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Military Internet Police


So far we have analyzed Internet oppression from a civilian point of view, but what about the military perspective? Aren't our valiant cyber warriors protecting us against those evil, evil attacks launched by the other countries (i.e. friends and foes)?

Well… no.


The situation in this area is complicated and there are several books that came out lately which provide long and accurate expositions. However, for our purposes, we will distill everything down to the most basic concepts. They are:

Countries are launching CNE attacks on each other all the time, to the point that they are routine now. The US is in Chinese networks to monitor their attacks to US. The Chinese are (mostly) in commercial networks stealing… sorry… "borrowering"… know how (or did you think, for example, that the Chinese developed their copy of the US F-35 Stealth Fighter -the J-31 fighter- based on their know-how and hard R&D?).

Countries (particularly Russia) have used CNA several times against… irritating countries such as Estonia.

The "Five Eyes" (i.e. US, UK, Canada, Australia and New Zealand) later on the "Nine Eyes" which became the "Fourteen Eyes" (see Wikipedia "Five Eyes") routinely intercept and monitor digital and analog information at the world-wide level on an un-imaginable scale. Furthermore, they cooperate among each other so that when one type of surveillance is forbidden by law in a specific territory by local agencies, then "foreign" agencies do it form their territory since they have no restrictions there!

And so, all this so-called military spying and hacking can be divided into two: outright military and the "gray area" which spills over into civilian life. That's right. You are being monitored and "surveilled" mostly through the use of military technology.

But this much we already know.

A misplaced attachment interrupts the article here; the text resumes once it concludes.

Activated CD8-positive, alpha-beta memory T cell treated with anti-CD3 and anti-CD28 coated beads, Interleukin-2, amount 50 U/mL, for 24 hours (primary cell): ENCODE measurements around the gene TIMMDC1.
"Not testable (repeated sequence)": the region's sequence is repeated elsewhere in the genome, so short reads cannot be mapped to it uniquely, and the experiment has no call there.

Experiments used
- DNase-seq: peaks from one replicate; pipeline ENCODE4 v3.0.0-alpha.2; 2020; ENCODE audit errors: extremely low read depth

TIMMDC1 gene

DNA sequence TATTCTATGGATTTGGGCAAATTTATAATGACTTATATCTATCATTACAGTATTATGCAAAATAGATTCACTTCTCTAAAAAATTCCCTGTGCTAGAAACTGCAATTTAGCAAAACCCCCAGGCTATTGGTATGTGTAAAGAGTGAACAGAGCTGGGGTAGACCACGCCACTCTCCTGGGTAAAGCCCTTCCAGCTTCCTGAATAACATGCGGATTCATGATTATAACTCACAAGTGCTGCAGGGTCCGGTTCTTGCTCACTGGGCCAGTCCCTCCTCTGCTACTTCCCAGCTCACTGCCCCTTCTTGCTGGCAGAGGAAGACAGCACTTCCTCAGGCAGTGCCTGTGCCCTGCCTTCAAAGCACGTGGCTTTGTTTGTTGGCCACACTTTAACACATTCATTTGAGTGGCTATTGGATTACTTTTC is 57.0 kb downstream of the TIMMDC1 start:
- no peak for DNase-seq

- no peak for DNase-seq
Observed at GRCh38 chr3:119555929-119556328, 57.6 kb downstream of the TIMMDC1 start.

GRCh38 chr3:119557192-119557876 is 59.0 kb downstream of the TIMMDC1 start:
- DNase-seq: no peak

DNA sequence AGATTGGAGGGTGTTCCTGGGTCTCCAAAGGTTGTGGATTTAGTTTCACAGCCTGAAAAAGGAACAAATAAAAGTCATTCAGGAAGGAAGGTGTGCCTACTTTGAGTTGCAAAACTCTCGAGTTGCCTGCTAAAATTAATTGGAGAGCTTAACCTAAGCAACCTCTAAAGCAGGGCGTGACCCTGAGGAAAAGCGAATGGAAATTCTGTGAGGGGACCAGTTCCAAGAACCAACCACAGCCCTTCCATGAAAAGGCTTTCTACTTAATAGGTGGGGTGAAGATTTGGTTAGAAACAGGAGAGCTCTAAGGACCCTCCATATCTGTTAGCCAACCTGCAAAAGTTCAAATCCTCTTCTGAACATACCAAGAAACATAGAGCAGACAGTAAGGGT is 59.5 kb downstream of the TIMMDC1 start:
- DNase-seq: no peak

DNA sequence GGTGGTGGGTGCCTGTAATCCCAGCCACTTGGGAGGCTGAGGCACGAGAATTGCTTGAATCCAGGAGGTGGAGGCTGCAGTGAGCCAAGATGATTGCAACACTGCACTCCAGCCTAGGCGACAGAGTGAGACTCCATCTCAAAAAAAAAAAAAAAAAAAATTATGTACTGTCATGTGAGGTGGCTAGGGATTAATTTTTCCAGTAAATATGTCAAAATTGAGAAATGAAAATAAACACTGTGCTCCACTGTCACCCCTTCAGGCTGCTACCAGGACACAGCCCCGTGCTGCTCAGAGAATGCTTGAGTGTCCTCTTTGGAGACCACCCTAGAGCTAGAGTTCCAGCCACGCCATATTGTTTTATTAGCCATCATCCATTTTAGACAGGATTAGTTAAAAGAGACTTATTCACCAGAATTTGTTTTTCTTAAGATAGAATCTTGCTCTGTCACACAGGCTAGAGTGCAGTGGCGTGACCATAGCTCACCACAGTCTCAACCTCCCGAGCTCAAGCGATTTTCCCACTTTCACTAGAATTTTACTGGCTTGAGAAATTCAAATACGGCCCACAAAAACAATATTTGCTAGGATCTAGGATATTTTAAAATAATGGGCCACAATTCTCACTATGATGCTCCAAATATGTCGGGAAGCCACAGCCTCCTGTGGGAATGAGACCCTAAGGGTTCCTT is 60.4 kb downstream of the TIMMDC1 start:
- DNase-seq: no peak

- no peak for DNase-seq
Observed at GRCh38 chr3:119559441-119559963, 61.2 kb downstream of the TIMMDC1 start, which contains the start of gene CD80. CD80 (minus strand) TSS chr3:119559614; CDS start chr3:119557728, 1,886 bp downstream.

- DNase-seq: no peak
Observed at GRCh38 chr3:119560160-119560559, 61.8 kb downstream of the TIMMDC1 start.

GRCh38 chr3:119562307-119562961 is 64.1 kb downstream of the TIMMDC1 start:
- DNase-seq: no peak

Then, how about "legit" military targets? Wouldn't CNA and CNE defend us from military cyber-actions? Wouldn't we need CNA and CNE to protect our National Security?

Well… no.

Throughout the years it has become patently obvious that defending against a well-organized CNA or CNE attack to a military network is quite difficult if not impossible. So much so that (as far as we know) all the actual intrusion exercises conducted by Cyber-agencies throughout the world against their own military systems almost always yielded the same result: massive penetration. Furthermore and just to demonstrate how difficult is to defend against a well-designed CNE or CNA attack, many of those exercises use cyber tools available to anybody off the Internet!

Basically all that surveillance is meaningless for all intents and purposes when it comes to defend our military assets… and the ones belonging to our friends… and the ones belonging to our enemies.

Fine. But what about CNA and CNE? What kind of military successes have they yielded?

Very few indeed.

  • Sure, ISIS leaders and so-called "Islamic extremist group leaders" keep getting blown up by drones... when their phones are being tracked by the NSA.
  • Iran's nuclear bomb program was severely damaged.

And? And?

Well, we are sure that there have been other successes, but, for the most part, the cost/reward ratio is ridiculously biased towards costs.

So, no. Even from a military perspective and with the exception of theft of high-level industrial information, CNA and CNE is a draw, for the most part.